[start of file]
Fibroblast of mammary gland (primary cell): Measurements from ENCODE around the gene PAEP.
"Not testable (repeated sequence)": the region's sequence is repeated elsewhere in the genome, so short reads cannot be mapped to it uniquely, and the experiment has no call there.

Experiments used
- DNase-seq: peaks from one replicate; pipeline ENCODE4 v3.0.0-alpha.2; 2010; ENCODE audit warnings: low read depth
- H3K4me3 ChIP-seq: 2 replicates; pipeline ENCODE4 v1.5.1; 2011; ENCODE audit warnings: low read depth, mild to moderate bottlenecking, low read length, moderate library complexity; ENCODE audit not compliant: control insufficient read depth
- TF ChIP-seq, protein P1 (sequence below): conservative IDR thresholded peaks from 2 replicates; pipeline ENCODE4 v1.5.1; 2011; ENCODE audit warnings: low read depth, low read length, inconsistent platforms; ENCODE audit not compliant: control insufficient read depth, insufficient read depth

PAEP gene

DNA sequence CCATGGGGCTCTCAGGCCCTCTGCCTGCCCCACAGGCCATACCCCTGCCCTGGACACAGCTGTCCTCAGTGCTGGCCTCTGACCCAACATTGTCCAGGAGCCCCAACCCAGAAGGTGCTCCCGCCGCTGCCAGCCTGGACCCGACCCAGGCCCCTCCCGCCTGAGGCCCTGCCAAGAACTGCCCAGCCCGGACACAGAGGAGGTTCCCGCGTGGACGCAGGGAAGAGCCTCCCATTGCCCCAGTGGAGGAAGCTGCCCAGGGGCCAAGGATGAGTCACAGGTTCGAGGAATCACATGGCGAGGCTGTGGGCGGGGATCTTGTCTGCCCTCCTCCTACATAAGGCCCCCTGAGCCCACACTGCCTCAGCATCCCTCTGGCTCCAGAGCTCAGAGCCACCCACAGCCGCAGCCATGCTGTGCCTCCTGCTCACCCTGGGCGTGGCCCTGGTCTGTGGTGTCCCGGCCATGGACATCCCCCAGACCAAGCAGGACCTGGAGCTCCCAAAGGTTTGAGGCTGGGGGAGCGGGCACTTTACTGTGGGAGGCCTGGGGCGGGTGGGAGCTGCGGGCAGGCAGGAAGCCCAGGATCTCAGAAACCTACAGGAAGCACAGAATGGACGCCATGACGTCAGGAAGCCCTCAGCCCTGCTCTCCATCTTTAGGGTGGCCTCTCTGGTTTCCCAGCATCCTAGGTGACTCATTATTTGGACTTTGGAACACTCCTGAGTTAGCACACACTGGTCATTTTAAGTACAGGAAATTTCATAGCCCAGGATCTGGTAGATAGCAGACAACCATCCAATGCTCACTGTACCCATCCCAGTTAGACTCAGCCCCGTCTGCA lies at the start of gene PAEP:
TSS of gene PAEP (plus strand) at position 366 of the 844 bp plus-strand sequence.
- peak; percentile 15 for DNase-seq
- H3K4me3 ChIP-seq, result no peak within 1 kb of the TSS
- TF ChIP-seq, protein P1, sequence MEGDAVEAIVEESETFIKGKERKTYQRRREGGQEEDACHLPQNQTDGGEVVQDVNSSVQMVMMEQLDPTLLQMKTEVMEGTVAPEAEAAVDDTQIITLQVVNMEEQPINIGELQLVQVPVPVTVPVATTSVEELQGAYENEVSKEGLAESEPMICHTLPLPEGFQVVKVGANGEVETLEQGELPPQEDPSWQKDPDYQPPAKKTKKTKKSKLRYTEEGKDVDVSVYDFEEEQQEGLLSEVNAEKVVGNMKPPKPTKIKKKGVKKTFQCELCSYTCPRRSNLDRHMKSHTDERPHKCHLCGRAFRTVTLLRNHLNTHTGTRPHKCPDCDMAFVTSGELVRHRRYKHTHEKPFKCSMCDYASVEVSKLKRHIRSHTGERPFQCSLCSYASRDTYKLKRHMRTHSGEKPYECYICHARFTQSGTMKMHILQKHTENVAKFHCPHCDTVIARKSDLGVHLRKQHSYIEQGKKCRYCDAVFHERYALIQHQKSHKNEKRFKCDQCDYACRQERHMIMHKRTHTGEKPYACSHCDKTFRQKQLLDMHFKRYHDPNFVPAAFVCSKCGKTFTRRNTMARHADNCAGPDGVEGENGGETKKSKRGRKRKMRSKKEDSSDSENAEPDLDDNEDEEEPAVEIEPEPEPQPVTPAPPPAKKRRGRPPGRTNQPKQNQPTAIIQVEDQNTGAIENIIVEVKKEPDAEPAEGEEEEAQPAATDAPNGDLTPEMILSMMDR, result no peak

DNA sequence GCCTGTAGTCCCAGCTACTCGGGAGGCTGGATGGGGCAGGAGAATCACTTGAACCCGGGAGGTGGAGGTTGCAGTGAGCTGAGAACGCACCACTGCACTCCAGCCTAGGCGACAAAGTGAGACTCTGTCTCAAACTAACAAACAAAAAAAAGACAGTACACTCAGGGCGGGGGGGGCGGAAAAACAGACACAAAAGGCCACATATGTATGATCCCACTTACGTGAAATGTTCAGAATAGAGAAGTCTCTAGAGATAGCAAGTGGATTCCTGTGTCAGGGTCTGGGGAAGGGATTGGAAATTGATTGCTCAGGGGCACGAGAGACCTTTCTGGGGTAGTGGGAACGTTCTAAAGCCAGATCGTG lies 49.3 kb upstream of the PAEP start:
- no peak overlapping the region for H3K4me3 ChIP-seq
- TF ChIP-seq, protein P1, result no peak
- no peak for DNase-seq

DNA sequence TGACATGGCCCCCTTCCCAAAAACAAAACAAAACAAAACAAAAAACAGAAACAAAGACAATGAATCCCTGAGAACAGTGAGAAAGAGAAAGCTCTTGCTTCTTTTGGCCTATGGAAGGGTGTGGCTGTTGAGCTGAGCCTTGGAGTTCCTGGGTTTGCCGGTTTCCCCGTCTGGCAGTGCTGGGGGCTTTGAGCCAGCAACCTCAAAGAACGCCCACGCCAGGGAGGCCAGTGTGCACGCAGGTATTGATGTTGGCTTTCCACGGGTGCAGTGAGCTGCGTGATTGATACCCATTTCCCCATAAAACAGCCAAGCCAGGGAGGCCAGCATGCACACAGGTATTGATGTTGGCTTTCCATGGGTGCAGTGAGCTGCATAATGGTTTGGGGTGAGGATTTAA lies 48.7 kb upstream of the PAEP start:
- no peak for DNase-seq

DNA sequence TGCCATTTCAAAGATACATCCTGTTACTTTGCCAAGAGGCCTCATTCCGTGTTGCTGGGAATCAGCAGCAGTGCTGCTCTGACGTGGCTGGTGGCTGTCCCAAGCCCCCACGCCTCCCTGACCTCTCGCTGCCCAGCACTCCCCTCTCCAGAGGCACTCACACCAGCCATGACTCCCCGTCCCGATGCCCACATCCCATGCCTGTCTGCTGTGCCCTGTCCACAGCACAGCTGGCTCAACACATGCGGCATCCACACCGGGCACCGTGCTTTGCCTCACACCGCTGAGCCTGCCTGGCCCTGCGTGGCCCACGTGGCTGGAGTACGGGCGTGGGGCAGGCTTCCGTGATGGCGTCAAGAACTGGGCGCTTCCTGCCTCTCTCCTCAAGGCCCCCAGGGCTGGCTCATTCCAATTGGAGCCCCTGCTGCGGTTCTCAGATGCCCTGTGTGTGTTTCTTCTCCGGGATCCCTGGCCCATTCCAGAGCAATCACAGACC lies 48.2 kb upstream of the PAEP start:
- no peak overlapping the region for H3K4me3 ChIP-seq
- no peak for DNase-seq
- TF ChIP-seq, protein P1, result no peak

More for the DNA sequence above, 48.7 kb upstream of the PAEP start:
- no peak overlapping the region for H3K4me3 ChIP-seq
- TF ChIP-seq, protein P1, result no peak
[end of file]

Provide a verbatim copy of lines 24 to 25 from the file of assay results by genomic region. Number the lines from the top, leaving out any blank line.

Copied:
- no peak overlapping the region for H3K4me3 ChIP-seq
- TF ChIP-seq, protein P1, result no peak